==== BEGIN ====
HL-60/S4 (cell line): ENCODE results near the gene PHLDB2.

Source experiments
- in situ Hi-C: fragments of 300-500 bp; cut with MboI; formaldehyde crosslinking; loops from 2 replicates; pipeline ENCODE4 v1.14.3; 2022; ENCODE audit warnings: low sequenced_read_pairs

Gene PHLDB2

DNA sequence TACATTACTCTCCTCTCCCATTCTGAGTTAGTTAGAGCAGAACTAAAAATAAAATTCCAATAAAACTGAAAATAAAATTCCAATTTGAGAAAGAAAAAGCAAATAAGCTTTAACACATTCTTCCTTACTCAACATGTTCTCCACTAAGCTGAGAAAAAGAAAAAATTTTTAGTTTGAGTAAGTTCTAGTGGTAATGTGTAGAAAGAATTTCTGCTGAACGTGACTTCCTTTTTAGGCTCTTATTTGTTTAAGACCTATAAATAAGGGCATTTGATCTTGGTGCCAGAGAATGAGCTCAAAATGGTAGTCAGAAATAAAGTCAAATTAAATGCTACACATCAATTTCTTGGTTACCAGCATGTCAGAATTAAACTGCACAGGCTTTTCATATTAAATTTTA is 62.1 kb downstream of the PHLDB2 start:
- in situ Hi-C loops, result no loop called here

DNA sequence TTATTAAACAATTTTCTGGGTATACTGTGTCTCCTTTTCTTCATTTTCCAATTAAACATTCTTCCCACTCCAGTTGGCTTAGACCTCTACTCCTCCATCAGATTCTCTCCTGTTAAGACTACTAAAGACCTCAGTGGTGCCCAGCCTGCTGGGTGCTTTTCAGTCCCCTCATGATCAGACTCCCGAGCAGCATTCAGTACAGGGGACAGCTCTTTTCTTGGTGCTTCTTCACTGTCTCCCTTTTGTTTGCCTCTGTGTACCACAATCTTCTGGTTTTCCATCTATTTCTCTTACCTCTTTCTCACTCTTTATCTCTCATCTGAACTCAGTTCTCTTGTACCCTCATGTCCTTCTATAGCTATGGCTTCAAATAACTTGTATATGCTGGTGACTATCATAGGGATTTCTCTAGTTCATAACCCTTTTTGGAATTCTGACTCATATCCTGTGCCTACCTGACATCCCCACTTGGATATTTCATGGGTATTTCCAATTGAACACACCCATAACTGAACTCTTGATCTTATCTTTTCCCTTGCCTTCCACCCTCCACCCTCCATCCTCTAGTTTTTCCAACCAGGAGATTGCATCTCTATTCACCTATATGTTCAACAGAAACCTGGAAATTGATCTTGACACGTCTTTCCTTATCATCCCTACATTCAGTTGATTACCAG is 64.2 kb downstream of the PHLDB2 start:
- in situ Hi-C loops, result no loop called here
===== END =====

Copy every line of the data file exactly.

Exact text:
HL-60/S4 (cell line): ENCODE results near the gene PHLDB2.

Source experiments
- in situ Hi-C: fragments of 300-500 bp; cut with MboI; formaldehyde crosslinking; loops from 2 replicates; pipeline ENCODE4 v1.14.3; 2022; ENCODE audit warnings: low sequenced_read_pairs

Gene PHLDB2

DNA sequence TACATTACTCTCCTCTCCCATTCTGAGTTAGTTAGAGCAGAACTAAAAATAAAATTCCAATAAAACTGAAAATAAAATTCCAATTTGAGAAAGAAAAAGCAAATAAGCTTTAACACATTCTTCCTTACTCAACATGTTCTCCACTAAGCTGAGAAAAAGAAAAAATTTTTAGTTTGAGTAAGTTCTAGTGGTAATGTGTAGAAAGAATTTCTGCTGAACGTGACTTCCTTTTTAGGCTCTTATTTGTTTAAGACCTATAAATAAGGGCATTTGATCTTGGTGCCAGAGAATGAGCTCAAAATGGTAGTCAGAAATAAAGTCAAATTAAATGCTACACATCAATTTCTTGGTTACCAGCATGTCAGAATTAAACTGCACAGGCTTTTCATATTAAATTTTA is 62.1 kb downstream of the PHLDB2 start:
- in situ Hi-C loops, result no loop called here

DNA sequence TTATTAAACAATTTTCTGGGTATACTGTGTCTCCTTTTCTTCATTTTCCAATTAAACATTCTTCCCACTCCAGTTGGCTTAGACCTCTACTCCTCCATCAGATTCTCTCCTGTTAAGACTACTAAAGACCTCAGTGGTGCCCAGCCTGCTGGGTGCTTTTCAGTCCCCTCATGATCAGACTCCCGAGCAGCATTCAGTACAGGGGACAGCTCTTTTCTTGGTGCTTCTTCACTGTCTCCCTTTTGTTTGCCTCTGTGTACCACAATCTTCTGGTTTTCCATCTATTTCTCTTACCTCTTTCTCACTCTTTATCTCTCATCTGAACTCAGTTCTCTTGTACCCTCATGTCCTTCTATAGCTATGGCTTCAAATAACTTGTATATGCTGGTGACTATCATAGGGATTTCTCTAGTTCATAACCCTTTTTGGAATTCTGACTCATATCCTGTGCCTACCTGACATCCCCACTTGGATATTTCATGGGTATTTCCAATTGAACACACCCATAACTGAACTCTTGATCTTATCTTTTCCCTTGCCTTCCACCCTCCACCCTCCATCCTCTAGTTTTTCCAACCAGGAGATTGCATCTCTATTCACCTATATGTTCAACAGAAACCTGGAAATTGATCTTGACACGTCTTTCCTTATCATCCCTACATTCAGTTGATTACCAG is 64.2 kb downstream of the PHLDB2 start:
- in situ Hi-C loops, result no loop called here